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The Friendly Falls: Why Michael Palin chose to write about the Falls of Dochart

The Falls of Dochart at Killin, in Perth. Picture: Ian Rutherford

The Falls of Dochart at Killin, in Perth. Picture: Ian Rutherford

MICHAEL PALIN has personal reasons for choosing to write about the Falls of Dochart for a collection on ‘favourite places’ that will launch the first Book Week Scotland.

It’s hard to know where to begin. Scotland is so richly endowed with great landscapes, breathtaking views and fine cities that picking out a favourite place seems unfair to all the others. But if I had to narrow my focus and forget the Forth-Clyde canal walk in Glasgow, the Bruichladdich Distillery on Islay and the King’s House Hotel in Glencoe, I’d settle for the Falls of Dochart in Killin. They’re dramatic without being fierce and the way the water twists and tumbles over the rocks is pleasing rather than awesome. They’re accessible too. You can get close to them. Thrilling for a child, I should think, and not intimidating to an oldie like me. I’d call them the friendly falls.

So much of what is beautiful about Scotland has water at the heart of it, whether it’s the rivers and streams, or the lochs and Sounds and Firths into which they flow. One of the great delights of a visit to the Falls of Dochart is their location. From whichever direction you approach the landscape is magnificent. From the west the valley of the Dochart leads you towards the Falls, with Ben More the sentinel to the south, rising over 1,100 metres. Coming at them from the east the road runs, for 14 glorious miles, beside the silver finger of Loch Tay with the dark flanks of the Ben Lawers range rising over 1,200 metres on the far side. Powerful, mysterious, hugely impressive highland scenery.

I think though that a favourite place has to be something more than just an aesthetic choice. There have to be personal elements. And so there are with me and the Falls of Dochart. In my mid-teens I’d met a girl on holiday in Suffolk, and we’d got on very well and the next year we’d met up again by the chilly grey North Sea and our holiday romance blossomed again. The year after that she wasn’t there and I was, for a while, very sad, as I never expected to see her again. Two years later, through the letter-box, came one of those significant communications that can change the course of a lifetime, like unexpectedly good exam results or a successful job application. In my case it was a postcard with a picture of the Falls of Dochart on the front.

On the back was a message from the girl I’d never expected to see again. She was on holiday up in the Highlands and had heard via a friend that I had got into Oxford University. This was followed by some snide reference to the fact that they must have lowered their standards, which, as humour had always been at the heart of our relationship, I found deeply reassuring. 
Reunited by the Falls of Dochart, we later met up and the holiday romance has developed into a 46-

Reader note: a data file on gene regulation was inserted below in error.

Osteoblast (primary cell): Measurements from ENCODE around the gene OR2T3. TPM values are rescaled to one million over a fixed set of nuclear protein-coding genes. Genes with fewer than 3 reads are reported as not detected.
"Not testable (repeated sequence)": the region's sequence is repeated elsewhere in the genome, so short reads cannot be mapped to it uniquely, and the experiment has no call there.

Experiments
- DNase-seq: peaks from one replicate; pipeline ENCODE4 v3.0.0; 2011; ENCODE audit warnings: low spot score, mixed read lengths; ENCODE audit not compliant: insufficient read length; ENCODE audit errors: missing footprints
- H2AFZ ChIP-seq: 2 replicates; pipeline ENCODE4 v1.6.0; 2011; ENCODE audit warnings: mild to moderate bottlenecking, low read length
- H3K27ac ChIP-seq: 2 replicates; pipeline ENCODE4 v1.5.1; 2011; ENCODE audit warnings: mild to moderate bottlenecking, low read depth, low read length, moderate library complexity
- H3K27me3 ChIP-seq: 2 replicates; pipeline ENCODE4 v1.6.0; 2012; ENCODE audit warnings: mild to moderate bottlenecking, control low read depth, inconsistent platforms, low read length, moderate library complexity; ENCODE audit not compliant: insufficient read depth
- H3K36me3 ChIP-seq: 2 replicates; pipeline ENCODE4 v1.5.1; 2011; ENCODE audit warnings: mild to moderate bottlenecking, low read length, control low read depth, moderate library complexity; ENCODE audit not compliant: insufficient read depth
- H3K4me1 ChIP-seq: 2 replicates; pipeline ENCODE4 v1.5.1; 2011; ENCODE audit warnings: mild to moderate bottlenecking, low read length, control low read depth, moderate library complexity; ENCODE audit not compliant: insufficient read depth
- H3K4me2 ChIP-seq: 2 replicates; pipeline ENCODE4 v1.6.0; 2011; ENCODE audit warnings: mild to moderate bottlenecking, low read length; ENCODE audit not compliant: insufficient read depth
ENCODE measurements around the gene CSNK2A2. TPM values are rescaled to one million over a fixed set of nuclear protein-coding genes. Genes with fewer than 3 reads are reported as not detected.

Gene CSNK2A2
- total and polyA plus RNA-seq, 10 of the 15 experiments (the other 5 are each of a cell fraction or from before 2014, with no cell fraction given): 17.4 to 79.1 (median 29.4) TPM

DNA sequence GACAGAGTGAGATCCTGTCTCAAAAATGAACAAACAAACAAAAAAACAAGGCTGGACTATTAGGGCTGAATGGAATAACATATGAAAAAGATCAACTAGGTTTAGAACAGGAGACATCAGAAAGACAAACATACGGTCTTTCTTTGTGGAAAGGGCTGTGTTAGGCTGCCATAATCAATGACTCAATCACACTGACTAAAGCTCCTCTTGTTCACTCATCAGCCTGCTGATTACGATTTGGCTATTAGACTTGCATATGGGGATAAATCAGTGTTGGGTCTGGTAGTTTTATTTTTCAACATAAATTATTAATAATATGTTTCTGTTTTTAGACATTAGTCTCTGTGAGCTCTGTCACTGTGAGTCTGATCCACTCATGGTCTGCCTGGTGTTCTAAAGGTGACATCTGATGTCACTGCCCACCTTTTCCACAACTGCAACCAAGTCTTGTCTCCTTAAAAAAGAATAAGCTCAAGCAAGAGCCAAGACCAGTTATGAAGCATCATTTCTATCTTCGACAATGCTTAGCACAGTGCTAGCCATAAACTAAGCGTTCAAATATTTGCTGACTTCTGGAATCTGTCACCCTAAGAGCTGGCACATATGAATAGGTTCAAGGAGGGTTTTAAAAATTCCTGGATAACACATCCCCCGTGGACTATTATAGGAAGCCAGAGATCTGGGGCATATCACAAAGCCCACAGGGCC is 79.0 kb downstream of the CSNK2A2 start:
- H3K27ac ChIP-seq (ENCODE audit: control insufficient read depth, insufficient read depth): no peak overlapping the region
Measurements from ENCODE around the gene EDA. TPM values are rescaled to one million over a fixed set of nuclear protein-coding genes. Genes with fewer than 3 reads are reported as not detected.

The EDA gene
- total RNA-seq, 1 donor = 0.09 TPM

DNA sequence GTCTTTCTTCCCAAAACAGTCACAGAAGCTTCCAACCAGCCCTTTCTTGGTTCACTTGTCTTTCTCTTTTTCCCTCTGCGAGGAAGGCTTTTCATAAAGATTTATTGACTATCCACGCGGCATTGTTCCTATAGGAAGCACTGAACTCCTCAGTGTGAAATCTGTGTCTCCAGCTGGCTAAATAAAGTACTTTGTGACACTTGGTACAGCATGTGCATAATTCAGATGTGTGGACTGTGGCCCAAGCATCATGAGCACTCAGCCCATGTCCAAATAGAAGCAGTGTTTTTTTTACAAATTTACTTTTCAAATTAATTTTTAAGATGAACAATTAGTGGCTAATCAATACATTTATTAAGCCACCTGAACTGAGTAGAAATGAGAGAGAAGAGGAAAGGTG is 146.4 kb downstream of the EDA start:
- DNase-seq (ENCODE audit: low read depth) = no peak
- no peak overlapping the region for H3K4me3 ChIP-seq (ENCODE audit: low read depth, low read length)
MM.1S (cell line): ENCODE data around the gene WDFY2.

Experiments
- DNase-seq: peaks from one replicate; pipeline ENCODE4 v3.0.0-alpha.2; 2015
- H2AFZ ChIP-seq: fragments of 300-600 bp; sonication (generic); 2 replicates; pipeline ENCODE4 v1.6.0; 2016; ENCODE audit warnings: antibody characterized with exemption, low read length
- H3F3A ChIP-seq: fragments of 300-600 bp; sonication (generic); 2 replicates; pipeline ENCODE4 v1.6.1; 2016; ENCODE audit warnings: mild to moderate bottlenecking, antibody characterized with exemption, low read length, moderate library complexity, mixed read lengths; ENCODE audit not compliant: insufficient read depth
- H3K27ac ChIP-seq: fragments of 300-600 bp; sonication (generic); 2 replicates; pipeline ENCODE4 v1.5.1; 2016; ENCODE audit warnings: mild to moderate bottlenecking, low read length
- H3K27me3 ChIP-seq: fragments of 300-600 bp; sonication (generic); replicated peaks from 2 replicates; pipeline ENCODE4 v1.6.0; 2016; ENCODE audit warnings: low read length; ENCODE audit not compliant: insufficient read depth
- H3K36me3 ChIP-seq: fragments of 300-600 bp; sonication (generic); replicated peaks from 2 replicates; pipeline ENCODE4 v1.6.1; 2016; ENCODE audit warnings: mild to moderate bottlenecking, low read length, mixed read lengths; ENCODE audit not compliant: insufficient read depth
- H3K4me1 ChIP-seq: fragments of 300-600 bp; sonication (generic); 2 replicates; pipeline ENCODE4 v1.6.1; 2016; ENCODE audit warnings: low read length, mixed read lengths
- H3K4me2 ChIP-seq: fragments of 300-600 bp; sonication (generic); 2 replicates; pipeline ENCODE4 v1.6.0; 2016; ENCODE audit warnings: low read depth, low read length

year marriage.

Was it predestination or just plain good fortune that led me to another relationship that was to shape my life, and which was to bring me to see the Falls of Dochart for myself? Whilst at Oxford I met and started to write with a Welshman from Esher in Surrey called Terry Jones. A few years later, by way of The Frost Report and Do Not Adjust Your Set, he and I teamed up with three fellow writers and performers from Cambridge, called Idle, Cleese and Chapman. Joined by an American animator named Gilliam, we became Monty Python’s Flying Circus. After a few years of television we wrote and produced our first film, Monty Python and The Holy Grail. Among many other things it featured a killer rabbit that lived in the terrifying Cave of Caerbannog.

The film was almost entirely shot in Scotland and the home of the killer rabbit was on the hillside overlooking Loch Tay. Which is how, on 6 May 1974, on an afternoon free of filming, I first saw the Falls Of Dochart for myself. I was with John Cleese and we sat on the rocks with the water spilling around us and talked about the future of Python and John’s urge to be free of his obligations to the group. When the time came to go, my hired car wouldn’t start and John helped me push it up the hill to Killin’s only garage.

In 2005, Terry Jones and myself returned to Scotland to film a short video of our search for the Holy Grail locations which was to be included in a new DVD release. By now, just over 30 years after John had expressed his frustrations with the group, the Holy Grail had been a huge international success and transformed the outlook for 
Python. We had stayed together, on and off, for two more films, the 
Life of Brian and The Meaning of Life.

Before Terry and I went on our quest to rediscover the location of the Cave of Caerbannog I insisted that we stop at the Falls. I stepped carefully out onto a rock in the middle of the river, sat down, took my shoes off and dangled my feet in the cool fast-flowing waters of the Dochart. I thought about my life and how this place had come to mean so much to me.

Seven years has gone by since then. John Cleese has just got 
married, for the fourth time, Terry Jones and I are meeting for a drink tomorrow and my wife has just rung to check on our three-year -old grandson who has come down with what he calls chicken 
pops. And a few hundred miles north the river will be bubbling and swirling down the Falls of 
Dochart.

© Michael Palin from My Favourite Place, which is being distributed throughout Scotland as part of Book Week Scotland

 

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